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Old 10-22-2008, 11:47 AM   #1
hulk321
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Two questions.


In simple terms what is the difference between x86 arch and normal one and between 32bit and 64bit.(which one is better and why).

how do i know which kind of laptop i am using?
 
Old 10-22-2008, 11:48 AM   #2
onebuck
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Hi,

Not to be smart but did you even search either LQ or Google for these questions? This has been covered a lot here on LQ.

As for the Laptop, look at the back, I'm sure there will be a logo and model number on it.

Last edited by onebuck; 10-22-2008 at 11:49 AM.
 
Old 10-22-2008, 11:53 AM   #3
Total-MAdMaN
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Quote:
Originally Posted by hulk321 View Post
In simple terms what is the difference between x86 arch and normal one
Normal one??? Until a few years ago, x86 was considered the norm for desktop PCs.

Quote:
Originally Posted by hulk321 View Post
and between 32bit and 64bit.
One uses 32bits, the other uses 64.

Quote:
Originally Posted by hulk321 View Post
(which one is better and why).
Neither is "better".

Quote:
Originally Posted by hulk321 View Post
how do i know which kind of laptop i am using?
I'm assuming you're not talking about manufacturer, but internals specific to architecture. In that case, the processor.
 
Old 10-22-2008, 11:56 AM   #4
pixellany
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x86 is a generic term for all Intel and compatible 32-bit processors, starting with the 8086. In this context, I don't know what "normal" would be.

A 32-bit processor handles data and addresses in 32-bit words A 64-bit uses 64-bit words. Unless a program is written for 64-bit, you might never see a difference in performance. One limitation of a 32-bit processor is that it can only directly address 2^32 (4.295 X 10^9) bytes of memory.

Most users do not need anything more than a 32-bit system.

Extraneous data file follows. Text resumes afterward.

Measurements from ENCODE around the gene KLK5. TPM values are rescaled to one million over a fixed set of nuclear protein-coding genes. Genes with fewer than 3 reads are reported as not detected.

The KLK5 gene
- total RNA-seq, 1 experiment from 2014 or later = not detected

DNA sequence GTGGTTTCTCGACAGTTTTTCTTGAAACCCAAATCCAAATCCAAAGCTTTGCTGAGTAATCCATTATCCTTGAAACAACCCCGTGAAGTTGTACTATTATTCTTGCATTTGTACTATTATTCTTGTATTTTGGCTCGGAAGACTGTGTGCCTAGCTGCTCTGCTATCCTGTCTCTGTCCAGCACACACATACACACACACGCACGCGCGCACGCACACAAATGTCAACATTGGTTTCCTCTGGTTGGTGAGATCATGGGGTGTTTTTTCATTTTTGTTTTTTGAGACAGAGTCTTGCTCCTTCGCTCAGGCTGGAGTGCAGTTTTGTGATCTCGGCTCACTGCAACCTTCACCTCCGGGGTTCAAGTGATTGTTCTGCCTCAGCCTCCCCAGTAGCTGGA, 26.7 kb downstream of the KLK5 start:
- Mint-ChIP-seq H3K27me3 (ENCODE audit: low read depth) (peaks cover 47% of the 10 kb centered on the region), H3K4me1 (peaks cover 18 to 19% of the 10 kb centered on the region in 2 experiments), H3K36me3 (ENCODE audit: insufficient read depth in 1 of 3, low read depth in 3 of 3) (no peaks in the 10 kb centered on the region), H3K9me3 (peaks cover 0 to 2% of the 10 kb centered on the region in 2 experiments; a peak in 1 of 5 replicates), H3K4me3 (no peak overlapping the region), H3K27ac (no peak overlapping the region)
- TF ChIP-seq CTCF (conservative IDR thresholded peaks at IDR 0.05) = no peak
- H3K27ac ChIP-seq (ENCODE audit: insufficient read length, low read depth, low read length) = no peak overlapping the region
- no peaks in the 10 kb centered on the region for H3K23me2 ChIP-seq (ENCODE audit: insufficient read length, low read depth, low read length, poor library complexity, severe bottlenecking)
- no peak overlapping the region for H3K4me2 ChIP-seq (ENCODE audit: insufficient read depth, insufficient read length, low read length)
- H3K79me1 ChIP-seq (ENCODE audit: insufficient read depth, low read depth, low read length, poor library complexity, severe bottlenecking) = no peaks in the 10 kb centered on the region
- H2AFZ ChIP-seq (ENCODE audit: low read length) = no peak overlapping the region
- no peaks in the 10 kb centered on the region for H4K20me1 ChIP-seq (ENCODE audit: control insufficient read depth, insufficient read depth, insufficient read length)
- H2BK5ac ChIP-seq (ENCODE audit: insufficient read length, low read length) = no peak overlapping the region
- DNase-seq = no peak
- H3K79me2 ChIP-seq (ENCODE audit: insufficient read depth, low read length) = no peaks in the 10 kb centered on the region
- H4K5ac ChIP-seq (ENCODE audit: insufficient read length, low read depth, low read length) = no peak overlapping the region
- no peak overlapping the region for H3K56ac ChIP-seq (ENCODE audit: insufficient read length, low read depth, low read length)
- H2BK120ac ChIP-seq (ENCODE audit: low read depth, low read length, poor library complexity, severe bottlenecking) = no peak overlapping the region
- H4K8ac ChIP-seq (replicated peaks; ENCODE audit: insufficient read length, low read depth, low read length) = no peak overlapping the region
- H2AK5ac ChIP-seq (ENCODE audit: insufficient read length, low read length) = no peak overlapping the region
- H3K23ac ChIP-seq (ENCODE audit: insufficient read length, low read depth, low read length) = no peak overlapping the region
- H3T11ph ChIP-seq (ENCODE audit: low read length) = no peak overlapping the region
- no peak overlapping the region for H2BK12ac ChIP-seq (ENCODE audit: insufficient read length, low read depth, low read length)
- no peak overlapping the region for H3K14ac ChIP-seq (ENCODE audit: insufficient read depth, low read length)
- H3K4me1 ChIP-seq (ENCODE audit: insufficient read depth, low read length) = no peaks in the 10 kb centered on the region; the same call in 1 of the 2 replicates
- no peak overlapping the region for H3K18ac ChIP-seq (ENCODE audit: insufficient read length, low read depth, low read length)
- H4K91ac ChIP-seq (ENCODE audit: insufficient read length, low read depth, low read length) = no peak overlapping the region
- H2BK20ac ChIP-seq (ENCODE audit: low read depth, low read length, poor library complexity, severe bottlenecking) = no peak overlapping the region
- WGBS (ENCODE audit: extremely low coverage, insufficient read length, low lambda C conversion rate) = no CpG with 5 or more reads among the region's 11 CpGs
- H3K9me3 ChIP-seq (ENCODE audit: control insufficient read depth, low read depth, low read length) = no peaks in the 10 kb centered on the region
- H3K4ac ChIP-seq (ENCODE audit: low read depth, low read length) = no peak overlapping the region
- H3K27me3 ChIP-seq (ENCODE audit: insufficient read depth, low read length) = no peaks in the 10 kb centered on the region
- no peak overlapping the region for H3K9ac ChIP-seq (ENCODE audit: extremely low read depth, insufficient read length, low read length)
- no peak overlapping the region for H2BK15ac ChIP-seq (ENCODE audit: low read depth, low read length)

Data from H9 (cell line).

Old 10-22-2008, 12:40 PM   #5
colucix
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Moreover, if you have a Unix system installed on a 32-bit machine, you will use it until 19 January 2038 at 04:14:07. After that date your system will not be usable anymore, due to the limitation in the representation of dates. You will not have this problem on a 64-bit machine. Anyway, I don't think your system will be supported anymore in 2038!
 
Old 10-22-2008, 12:42 PM   #6
forrestt
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It's been a few years since I took a microprocessor class, but I don't think an 8086 was 32-bit (it was 16-bit if I remember correctly). As far as which is better, more bits will always be better. The reason for this is that you can address more memory locations, have a much larger instruction set, and deal with larger numbers per instruction. Of course, the applications have to be compiled to support the increased number of bits for it to really be useful.

Forrest

Last edited by forrestt; 10-22-2008 at 12:43 PM.
 
Old 10-22-2008, 12:54 PM   #7
colucix
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Forrest, you are right. The 8086 was a 16-bit processor. 32-bit was introduced with 80386.
 
  


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